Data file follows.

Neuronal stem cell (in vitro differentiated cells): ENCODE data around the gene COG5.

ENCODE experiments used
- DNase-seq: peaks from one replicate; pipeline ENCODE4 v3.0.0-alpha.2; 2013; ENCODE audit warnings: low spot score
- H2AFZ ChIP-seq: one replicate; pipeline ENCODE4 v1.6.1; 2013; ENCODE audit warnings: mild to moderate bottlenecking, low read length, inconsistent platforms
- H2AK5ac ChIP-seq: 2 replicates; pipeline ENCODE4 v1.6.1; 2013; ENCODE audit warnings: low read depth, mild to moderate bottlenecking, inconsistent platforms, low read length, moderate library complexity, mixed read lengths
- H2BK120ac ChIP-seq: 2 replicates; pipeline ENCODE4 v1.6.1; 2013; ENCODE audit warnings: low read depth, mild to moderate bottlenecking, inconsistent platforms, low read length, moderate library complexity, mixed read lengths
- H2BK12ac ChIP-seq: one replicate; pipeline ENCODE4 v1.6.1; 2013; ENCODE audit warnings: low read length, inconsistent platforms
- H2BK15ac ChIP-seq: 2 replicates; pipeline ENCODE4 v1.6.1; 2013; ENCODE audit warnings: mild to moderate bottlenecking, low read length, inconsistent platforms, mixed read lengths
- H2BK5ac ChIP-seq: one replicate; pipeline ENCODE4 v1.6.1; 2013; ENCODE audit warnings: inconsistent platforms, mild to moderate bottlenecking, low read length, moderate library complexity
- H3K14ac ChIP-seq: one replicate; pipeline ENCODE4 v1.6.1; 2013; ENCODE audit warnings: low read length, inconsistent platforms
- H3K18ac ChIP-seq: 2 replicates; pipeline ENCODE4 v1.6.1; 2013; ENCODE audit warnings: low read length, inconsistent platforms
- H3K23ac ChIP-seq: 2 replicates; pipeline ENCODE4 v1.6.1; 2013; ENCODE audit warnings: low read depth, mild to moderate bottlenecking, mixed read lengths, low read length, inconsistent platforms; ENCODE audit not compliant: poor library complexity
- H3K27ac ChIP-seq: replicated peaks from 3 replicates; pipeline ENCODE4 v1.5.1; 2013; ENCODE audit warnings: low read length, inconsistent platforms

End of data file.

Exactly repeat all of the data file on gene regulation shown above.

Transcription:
Neuronal stem cell (in vitro differentiated cells): ENCODE data around the gene COG5.

ENCODE experiments used
- DNase-seq: peaks from one replicate; pipeline ENCODE4 v3.0.0-alpha.2; 2013; ENCODE audit warnings: low spot score
- H2AFZ ChIP-seq: one replicate; pipeline ENCODE4 v1.6.1; 2013; ENCODE audit warnings: mild to moderate bottlenecking, low read length, inconsistent platforms
- H2AK5ac ChIP-seq: 2 replicates; pipeline ENCODE4 v1.6.1; 2013; ENCODE audit warnings: low read depth, mild to moderate bottlenecking, inconsistent platforms, low read length, moderate library complexity, mixed read lengths
- H2BK120ac ChIP-seq: 2 replicates; pipeline ENCODE4 v1.6.1; 2013; ENCODE audit warnings: low read depth, mild to moderate bottlenecking, inconsistent platforms, low read length, moderate library complexity, mixed read lengths
- H2BK12ac ChIP-seq: one replicate; pipeline ENCODE4 v1.6.1; 2013; ENCODE audit warnings: low read length, inconsistent platforms
- H2BK15ac ChIP-seq: 2 replicates; pipeline ENCODE4 v1.6.1; 2013; ENCODE audit warnings: mild to moderate bottlenecking, low read length, inconsistent platforms, mixed read lengths
- H2BK5ac ChIP-seq: one replicate; pipeline ENCODE4 v1.6.1; 2013; ENCODE audit warnings: inconsistent platforms, mild to moderate bottlenecking, low read length, moderate library complexity
- H3K14ac ChIP-seq: one replicate; pipeline ENCODE4 v1.6.1; 2013; ENCODE audit warnings: low read length, inconsistent platforms
- H3K18ac ChIP-seq: 2 replicates; pipeline ENCODE4 v1.6.1; 2013; ENCODE audit warnings: low read length, inconsistent platforms
- H3K23ac ChIP-seq: 2 replicates; pipeline ENCODE4 v1.6.1; 2013; ENCODE audit warnings: low read depth, mild to moderate bottlenecking, mixed read lengths, low read length, inconsistent platforms; ENCODE audit not compliant: poor library complexity
- H3K27ac ChIP-seq: replicated peaks from 3 replicates; pipeline ENCODE4 v1.5.1; 2013; ENCODE audit warnings: low read length, inconsistent platforms